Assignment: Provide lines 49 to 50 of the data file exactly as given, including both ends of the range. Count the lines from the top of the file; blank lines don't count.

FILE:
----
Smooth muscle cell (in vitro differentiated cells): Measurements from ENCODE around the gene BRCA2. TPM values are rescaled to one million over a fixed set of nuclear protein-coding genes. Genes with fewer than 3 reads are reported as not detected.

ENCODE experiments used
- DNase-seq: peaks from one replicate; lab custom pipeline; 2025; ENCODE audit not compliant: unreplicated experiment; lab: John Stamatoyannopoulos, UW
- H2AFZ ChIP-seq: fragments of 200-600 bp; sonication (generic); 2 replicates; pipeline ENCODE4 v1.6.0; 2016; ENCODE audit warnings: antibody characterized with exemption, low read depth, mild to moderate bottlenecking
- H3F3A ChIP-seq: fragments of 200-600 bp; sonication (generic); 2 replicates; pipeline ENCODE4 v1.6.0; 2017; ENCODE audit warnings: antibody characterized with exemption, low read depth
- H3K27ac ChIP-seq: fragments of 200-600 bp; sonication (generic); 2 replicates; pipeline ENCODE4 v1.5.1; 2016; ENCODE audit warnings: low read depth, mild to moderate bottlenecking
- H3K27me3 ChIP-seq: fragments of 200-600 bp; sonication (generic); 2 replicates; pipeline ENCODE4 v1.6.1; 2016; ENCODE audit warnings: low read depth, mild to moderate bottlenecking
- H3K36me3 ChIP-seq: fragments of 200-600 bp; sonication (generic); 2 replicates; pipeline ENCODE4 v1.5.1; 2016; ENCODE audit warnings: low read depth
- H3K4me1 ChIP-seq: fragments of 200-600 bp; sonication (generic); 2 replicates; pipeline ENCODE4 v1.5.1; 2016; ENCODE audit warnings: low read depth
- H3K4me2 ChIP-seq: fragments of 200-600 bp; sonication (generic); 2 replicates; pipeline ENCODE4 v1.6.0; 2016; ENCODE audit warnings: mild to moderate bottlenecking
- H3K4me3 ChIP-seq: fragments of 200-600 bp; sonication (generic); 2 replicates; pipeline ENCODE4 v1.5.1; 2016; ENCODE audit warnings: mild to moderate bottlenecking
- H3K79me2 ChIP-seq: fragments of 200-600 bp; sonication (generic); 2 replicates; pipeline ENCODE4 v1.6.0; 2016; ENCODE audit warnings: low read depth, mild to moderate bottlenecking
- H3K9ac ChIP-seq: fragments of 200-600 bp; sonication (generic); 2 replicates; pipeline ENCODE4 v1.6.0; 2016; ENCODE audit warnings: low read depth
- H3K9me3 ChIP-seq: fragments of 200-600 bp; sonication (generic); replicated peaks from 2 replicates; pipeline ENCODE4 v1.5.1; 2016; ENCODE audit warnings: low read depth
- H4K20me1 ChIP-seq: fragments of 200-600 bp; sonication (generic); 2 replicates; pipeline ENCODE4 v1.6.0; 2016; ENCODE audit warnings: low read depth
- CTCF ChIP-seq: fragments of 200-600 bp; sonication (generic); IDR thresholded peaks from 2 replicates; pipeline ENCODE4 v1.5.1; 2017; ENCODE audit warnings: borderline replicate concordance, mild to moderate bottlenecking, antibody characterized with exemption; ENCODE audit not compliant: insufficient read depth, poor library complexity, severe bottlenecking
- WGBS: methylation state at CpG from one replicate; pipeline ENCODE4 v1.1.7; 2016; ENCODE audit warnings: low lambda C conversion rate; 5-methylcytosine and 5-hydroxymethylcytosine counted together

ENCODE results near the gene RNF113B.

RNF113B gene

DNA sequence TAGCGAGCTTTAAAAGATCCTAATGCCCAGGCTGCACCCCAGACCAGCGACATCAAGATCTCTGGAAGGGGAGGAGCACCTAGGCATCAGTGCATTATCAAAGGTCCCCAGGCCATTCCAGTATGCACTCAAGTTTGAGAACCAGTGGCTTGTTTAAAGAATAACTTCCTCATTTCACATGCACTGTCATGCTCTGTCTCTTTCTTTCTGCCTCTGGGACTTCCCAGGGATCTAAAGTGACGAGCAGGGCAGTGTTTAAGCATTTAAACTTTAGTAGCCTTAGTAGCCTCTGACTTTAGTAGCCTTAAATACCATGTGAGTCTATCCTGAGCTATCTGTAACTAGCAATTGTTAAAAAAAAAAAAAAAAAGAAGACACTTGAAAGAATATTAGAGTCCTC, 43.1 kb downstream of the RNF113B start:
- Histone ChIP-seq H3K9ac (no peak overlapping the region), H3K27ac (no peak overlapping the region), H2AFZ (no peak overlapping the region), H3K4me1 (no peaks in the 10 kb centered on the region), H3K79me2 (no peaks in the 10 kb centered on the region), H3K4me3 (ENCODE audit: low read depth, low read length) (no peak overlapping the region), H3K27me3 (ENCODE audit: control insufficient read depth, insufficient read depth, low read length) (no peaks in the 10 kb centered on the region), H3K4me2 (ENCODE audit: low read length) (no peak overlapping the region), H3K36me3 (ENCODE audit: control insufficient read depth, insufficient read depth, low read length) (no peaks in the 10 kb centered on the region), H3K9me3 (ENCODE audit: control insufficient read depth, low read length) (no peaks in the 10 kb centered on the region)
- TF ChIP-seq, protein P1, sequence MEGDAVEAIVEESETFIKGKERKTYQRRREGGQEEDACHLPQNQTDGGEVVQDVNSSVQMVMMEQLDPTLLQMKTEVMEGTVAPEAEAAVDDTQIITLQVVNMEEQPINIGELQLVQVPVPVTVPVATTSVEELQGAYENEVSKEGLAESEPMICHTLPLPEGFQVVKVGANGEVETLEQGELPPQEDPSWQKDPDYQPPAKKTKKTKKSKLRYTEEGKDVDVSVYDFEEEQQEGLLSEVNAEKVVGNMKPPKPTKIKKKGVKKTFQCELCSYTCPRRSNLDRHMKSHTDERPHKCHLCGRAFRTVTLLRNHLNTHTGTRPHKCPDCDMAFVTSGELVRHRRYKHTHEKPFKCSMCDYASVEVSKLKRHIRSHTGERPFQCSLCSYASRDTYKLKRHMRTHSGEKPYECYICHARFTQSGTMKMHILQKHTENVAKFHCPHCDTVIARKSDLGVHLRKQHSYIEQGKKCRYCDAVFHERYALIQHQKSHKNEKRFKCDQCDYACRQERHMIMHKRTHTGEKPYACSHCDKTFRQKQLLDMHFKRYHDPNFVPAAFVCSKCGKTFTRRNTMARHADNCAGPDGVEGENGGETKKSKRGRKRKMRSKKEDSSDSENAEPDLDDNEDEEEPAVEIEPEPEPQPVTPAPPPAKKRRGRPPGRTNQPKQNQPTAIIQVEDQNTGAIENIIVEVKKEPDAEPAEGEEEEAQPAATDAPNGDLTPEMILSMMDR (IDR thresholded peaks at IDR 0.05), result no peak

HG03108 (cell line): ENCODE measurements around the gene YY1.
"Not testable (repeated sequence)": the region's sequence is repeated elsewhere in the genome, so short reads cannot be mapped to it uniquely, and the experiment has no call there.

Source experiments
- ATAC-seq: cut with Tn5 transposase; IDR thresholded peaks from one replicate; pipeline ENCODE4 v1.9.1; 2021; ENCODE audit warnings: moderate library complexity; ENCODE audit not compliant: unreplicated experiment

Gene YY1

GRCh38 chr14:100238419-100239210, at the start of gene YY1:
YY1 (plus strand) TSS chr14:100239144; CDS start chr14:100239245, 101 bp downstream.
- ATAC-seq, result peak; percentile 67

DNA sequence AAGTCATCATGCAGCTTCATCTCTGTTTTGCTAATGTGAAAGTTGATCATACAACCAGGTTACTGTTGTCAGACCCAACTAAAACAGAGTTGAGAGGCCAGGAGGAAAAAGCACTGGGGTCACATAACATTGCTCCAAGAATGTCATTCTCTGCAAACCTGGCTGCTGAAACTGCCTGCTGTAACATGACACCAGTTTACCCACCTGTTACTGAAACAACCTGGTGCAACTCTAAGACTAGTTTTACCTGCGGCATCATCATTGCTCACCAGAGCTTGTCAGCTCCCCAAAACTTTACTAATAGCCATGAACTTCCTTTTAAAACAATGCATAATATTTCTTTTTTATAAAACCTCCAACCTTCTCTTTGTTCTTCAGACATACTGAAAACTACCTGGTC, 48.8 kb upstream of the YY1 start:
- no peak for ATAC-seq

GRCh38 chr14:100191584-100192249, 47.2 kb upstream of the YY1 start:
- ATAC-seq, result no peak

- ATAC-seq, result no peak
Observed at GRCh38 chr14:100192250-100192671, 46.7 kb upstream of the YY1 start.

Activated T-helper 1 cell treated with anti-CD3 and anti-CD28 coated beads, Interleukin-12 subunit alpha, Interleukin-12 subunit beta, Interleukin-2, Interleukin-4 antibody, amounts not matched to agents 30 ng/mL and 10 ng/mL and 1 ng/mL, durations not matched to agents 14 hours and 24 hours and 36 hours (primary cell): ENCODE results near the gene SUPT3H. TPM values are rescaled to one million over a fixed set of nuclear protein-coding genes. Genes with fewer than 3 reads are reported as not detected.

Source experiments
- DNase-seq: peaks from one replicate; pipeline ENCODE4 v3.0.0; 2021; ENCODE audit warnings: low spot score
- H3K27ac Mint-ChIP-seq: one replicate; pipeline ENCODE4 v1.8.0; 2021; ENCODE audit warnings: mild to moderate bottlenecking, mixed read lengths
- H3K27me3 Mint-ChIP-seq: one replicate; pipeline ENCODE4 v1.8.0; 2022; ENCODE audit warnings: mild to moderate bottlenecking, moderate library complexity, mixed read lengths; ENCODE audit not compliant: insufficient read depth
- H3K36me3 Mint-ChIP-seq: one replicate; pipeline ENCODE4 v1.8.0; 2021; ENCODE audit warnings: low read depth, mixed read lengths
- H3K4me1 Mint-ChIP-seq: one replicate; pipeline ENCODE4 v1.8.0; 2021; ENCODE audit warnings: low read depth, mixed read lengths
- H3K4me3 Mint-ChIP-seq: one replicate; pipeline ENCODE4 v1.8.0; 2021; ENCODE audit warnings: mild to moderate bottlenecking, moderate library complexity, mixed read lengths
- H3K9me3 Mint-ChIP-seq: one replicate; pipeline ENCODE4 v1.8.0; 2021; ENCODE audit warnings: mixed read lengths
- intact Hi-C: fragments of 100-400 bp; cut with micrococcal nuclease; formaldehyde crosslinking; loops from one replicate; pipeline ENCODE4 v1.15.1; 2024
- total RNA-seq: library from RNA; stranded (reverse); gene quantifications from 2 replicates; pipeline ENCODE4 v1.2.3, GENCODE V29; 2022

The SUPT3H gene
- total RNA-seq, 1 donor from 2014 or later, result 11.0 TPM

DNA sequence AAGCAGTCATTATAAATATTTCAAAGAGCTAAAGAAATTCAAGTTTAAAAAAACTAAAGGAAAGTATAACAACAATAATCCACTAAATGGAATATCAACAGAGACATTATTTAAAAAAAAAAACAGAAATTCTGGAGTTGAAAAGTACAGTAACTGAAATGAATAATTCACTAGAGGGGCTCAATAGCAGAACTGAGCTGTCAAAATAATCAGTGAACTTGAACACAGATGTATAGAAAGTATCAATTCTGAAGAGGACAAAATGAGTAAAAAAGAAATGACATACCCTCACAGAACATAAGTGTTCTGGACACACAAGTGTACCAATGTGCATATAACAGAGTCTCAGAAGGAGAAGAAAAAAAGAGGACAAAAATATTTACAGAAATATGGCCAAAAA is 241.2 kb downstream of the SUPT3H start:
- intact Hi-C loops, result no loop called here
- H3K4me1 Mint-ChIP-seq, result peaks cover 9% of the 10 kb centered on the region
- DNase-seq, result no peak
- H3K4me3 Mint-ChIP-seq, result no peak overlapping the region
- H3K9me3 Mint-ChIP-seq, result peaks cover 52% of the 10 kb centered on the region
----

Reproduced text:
- total RNA-seq, 1 donor from 2014 or later, result 11.0 TPM

DNA sequence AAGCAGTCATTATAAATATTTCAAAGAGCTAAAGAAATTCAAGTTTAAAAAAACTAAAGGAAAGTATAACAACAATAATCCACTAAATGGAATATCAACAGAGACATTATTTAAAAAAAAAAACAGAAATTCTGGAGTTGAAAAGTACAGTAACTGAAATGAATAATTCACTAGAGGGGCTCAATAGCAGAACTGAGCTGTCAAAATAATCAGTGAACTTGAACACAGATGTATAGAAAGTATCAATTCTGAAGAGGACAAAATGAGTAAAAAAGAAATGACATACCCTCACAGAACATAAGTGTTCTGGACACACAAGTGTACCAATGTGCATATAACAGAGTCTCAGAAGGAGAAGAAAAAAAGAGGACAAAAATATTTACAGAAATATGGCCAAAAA is 241.2 kb downstream of the SUPT3H start: